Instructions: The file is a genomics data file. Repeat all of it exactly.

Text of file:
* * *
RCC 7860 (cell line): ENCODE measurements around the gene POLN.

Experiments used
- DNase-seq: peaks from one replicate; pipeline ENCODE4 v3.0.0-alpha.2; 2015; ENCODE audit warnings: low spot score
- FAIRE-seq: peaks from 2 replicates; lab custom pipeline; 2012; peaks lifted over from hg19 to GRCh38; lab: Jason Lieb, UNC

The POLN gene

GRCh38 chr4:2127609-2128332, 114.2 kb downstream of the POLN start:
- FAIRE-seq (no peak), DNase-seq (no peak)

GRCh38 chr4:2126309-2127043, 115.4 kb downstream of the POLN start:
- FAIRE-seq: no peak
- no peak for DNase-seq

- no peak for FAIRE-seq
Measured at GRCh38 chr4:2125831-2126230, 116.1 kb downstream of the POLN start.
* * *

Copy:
RCC 7860 (cell line): ENCODE measurements around the gene POLN.

Experiments used
- DNase-seq: peaks from one replicate; pipeline ENCODE4 v3.0.0-alpha.2; 2015; ENCODE audit warnings: low spot score
- FAIRE-seq: peaks from 2 replicates; lab custom pipeline; 2012; peaks lifted over from hg19 to GRCh38; lab: Jason Lieb, UNC

The POLN gene

GRCh38 chr4:2127609-2128332, 114.2 kb downstream of the POLN start:
- FAIRE-seq (no peak), DNase-seq (no peak)

GRCh38 chr4:2126309-2127043, 115.4 kb downstream of the POLN start:
- FAIRE-seq: no peak
- no peak for DNase-seq

- no peak for FAIRE-seq
Measured at GRCh38 chr4:2125831-2126230, 116.1 kb downstream of the POLN start.